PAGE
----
Research ArticleHost-Pathogen Interactions

The microRNA miR-485 targets host and influenza virus transcripts to regulate antiviral immunity and restrict viral replication

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Science Signaling  08 Dec 2015:
Vol. 8, Issue 406, pp. ra126
DOI: 10.1126/scisignal.aab3183

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Targets foreign and domestic

The cytosolic protein RIG-I (retinoic acid–inducible gene I) is a sensor of viral RNA, and its activation induces the host’s antiviral response. Ingle et al. found that infection of various human and mouse cells with RNA viruses, including the H5N1 influenza virus, resulted in the increased production of the microRNA miR-485, which targeted RIG-I mRNA for degradation. As a result, antiviral signaling was inhibited and viral replication was enhanced. However, when cells were exposed to increased amounts of virus, mir-485 was expressed, but viral replication was inhibited. Under these conditions, miR-485 targeted PB1 mRNA, which is a viral transcript required for H5N1 replication. Together, these data suggest that miR-485 exhibits bispecificity, with the extent of infection determining its target.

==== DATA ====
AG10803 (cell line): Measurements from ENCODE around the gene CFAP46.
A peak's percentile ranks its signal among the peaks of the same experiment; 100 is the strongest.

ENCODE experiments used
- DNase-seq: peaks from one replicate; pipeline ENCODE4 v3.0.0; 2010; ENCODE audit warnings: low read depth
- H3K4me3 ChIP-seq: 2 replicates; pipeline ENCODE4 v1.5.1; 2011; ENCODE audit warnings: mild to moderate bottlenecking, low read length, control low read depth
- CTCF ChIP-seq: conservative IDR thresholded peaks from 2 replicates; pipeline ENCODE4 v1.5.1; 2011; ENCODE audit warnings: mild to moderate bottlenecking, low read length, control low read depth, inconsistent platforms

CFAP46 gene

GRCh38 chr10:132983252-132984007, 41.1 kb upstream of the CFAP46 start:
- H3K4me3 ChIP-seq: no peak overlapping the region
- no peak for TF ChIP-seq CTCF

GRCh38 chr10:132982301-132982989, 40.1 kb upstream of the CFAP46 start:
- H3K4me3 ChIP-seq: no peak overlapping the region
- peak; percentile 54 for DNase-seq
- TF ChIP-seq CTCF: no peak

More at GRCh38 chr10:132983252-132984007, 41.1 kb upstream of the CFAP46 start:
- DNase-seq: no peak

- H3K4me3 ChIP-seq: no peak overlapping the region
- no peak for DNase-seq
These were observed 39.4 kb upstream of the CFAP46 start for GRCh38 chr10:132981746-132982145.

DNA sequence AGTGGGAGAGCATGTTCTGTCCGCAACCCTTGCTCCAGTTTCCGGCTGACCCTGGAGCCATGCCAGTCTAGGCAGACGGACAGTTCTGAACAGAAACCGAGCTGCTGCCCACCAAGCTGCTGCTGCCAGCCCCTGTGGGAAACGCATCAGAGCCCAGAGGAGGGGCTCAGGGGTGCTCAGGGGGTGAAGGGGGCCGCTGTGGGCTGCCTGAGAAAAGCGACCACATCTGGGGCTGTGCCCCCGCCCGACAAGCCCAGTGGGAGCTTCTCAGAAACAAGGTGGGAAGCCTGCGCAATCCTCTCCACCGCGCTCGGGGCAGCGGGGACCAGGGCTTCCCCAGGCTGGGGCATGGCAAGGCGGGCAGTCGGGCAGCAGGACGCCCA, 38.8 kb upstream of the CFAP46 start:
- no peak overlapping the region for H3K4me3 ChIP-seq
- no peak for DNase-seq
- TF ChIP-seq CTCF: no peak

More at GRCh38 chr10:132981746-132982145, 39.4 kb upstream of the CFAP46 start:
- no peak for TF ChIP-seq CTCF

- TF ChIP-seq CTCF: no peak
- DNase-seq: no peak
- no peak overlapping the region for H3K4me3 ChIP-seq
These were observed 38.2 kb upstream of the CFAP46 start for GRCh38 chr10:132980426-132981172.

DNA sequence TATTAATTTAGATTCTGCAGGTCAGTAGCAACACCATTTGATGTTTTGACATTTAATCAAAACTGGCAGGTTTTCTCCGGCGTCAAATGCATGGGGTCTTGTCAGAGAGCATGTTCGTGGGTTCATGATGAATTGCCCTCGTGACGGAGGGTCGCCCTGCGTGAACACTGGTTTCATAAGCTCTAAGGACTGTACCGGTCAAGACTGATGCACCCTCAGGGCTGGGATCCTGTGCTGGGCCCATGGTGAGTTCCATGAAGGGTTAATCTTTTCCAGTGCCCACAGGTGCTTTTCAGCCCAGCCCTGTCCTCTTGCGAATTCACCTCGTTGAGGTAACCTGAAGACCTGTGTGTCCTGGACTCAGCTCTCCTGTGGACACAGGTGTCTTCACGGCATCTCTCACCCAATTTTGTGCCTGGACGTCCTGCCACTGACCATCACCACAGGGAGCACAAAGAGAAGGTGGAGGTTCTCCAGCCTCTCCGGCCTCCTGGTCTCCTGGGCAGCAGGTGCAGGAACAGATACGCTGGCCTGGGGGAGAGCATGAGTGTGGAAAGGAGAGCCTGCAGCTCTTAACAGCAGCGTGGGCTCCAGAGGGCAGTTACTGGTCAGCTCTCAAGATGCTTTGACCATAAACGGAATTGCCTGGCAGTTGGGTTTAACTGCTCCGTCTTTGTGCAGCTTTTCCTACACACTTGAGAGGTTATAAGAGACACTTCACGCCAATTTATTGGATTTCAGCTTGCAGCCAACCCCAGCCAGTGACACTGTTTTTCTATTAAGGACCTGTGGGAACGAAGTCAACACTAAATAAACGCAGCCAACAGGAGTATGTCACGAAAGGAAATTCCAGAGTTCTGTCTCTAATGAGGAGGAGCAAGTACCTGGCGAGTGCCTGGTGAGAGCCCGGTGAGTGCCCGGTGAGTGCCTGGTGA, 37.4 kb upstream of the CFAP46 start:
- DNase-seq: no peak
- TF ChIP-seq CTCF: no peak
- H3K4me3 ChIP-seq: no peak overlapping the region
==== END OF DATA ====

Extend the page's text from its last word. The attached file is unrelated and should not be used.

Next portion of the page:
MicroRNAs (miRNAs) are small noncoding RNAs that are responsible for dynamic changes in gene expression, and some regulate innate antiviral responses. Retinoic acid–inducible gene I (RIG-I) is a cytosolic sensor of viral RNA; RIG-I activation induces an antiviral immune response. We found that miR-485 of the host was produced in response to viral infection and targeted RIG-I mRNA for degradation, which led to suppression of the antiviral response and enhanced viral replication. Thus, inhibition of the expression of mir-485 markedly reduced the replication of Newcastle disease virus (NDV) and the H5N1 strain of influenza virus in mammalian cells. Unexpectedly, miR-485 also bound to the H5N1 gene PB1 (which encodes an RNA polymerase required for viral replication) in a sequence-specific manner, thereby inhibiting replication of the H5N1 virus. Furthermore, miR-485 exhibited bispecificity, targeting RIG-I in cells with a low abundance of H5N1 virus and targeting PB1 in cells with increased amounts of the H5N1 virus. These findings highlight the dual role of miR-485 in preventing spurious activation of antiviral signaling and restricting influenza virus infection.

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